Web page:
Earning the Badge: Tactics

Wright State University — Lake Campus Police Academy Cadet Joey Morlino peaks around the corner as he works to clear a stairwell during a training session at Midwest Shooting Center.
Assistant Editor

While the gunshots ringing out in the dynamic training area of Midwest Shooting Center were not live rounds, the scenarios the cadets from the Wright State University — Lake Campus Police Academy were running through were very real. 

Under instruction from active and retired sheriff deputies and police officers, cadets got to put various pieces of their training together as they conducted three days of building search training. Given realistic, limited information cadets had to move as team and individuals through darkened rooms, stairwells and hallways to find any potential threats. Once they found someone during a search, other aspects such as threat assessment, negotiation and tactical engagements had to be decided on and used in split-second decisions. 

“Intense,” said Cadet Dalton Schmersal when asked what the scenarios were like. 

“It was intense but it’s definitely very important because when that real life situation happens, we want to be as prepared as we could possibly be,” added Cadet Ian Younts. 

Tuesday’s training began slowly with no training rounds fired as instructors put the class through the basics of building searches using rubber “blue guns.” During that day’s work, the cadets learned how to communicate effectively and what to be aware of as they worked their way around without the fear of being hit by one of the Simunition training rounds. 

While the paint tipped “bullets” are non-lethal they add the added element of danger and the physical reaction that happens once the trigger is pulled. 

“They hurt a lot more than you would think,” Schmersal said.  

On Wednesday the cadets got a visit from local K-9 officers and their handlers as the future officers learned the importance of knowing what to do if a K-9 is on the scene. It also gave them a chance to see the dogs in action and showed the uses they have when it comes to searching for and apprehending subjects.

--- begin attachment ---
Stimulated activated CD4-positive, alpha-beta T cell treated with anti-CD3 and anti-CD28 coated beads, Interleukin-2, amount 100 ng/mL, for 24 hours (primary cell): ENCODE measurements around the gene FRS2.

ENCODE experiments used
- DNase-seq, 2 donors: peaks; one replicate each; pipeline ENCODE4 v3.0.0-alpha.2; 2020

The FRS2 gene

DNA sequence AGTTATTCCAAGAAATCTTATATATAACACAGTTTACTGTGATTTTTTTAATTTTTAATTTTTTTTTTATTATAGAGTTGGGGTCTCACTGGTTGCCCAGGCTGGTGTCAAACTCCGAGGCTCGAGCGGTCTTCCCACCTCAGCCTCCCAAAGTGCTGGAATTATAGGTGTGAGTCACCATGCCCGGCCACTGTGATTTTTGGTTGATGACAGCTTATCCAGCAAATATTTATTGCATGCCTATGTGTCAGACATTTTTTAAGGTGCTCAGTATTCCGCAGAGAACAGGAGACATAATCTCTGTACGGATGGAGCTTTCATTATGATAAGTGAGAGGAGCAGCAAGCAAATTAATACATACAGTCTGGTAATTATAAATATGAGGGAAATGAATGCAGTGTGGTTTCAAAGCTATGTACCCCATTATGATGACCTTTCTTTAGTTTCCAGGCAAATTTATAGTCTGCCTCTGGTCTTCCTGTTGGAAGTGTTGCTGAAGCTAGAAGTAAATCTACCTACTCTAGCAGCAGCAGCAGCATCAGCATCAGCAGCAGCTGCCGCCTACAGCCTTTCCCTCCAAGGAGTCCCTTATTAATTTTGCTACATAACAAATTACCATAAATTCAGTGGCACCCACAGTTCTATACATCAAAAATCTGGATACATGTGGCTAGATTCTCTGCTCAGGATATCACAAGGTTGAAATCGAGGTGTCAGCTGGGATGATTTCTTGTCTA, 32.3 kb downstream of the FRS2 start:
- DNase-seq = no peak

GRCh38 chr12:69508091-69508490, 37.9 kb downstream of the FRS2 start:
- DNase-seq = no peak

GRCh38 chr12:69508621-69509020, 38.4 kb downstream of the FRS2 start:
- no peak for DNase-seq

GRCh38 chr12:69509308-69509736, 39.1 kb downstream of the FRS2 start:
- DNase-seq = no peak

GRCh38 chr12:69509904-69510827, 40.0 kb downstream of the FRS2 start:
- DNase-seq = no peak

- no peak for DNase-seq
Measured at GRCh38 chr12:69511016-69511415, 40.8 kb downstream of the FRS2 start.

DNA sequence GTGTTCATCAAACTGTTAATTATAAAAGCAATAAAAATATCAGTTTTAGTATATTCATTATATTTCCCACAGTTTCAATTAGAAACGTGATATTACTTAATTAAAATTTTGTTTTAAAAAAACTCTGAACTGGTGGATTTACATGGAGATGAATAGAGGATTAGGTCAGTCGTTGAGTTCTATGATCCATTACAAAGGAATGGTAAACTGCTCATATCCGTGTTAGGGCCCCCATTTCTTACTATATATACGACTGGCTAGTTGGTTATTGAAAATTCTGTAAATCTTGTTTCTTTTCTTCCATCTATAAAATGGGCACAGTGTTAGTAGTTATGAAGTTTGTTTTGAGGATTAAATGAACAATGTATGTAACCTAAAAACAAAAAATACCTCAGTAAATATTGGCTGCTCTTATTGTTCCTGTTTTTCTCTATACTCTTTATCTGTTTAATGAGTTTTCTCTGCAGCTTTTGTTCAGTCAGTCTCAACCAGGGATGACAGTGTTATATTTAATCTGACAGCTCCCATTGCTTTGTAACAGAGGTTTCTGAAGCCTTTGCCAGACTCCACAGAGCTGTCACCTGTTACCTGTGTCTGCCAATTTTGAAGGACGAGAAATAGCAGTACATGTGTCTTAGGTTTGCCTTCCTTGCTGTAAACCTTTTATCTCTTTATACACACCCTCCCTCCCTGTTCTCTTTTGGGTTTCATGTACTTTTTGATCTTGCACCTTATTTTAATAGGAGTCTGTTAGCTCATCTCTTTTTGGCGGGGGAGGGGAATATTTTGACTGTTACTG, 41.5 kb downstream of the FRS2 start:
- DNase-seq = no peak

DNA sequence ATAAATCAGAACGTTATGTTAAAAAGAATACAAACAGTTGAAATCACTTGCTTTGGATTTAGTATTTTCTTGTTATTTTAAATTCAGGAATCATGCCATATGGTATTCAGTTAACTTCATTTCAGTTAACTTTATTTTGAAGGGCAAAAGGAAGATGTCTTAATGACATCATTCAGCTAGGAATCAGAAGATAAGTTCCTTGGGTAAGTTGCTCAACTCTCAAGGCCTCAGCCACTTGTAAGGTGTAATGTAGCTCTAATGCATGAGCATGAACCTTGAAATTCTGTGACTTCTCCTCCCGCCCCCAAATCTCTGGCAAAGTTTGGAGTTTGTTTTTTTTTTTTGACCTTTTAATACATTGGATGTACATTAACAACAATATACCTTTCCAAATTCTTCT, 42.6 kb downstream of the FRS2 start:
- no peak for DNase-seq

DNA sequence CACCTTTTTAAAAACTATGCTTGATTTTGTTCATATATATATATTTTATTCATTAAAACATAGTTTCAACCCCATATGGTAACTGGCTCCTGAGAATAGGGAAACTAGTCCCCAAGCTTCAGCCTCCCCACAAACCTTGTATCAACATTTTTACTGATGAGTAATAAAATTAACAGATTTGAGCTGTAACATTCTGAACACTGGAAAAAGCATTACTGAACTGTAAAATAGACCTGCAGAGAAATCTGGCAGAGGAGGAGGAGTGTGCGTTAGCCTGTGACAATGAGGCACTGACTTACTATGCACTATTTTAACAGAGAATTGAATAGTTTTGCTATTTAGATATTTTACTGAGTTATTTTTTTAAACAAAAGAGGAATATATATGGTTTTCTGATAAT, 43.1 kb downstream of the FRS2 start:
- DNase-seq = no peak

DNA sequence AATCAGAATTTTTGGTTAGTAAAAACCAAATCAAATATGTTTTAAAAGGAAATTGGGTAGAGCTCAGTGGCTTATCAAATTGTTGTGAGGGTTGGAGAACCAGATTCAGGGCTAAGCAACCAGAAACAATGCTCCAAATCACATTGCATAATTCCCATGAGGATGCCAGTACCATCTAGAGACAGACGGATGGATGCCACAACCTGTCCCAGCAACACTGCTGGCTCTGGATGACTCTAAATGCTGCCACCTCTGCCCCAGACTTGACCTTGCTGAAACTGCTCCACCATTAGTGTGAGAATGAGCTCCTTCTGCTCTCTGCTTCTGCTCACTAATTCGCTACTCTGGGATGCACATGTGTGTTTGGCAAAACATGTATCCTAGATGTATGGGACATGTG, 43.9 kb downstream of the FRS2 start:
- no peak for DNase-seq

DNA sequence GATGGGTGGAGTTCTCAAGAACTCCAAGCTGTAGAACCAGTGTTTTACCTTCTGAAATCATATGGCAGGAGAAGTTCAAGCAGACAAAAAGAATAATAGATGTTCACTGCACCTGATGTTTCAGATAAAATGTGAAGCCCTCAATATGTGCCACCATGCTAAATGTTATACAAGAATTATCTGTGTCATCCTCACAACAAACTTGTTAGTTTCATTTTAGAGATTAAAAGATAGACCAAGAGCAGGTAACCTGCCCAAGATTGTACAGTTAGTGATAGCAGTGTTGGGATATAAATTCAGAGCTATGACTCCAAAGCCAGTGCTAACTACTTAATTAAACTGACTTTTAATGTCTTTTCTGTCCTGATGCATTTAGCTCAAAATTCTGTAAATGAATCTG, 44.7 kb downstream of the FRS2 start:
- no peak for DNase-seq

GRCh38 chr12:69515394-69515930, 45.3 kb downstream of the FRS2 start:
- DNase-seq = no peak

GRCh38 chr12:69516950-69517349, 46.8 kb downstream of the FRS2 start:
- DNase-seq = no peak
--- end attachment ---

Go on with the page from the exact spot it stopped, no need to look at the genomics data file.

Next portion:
By the time Thursday’s lesson came around, it was time to put everyone to the test with realistic scenarios. 

From deescalating a situation with a mentally ill person armed with a knife to taking down a simulated active shooter, training ran the gamut of calls an officer is likely to respond to. 

“With everything going on, you just had to keep your mindset of ‘I have to get to this to stop’ because I can’t deal with the people laying here begging for help until the shooting stops,” Schmersal said. “Everything was going on all at once and it felt real.” 

“It’s the most intense one,” Younts agreed. “All the other ones were pretty intense too but those ones were moving through the building slowly, trying to remain as calm as possible but with the last one, we’re hearing screaming and gunshots going off and, our mindset was just to get to that as quick as we possibly could to stop it. 

“I’ve learned throughout our training that no matter what the call is, never ever take it lightly; never let up on it because it might be the same mentally ill person struggling with something and it usually always works out but you never really know what you’re walking in to.”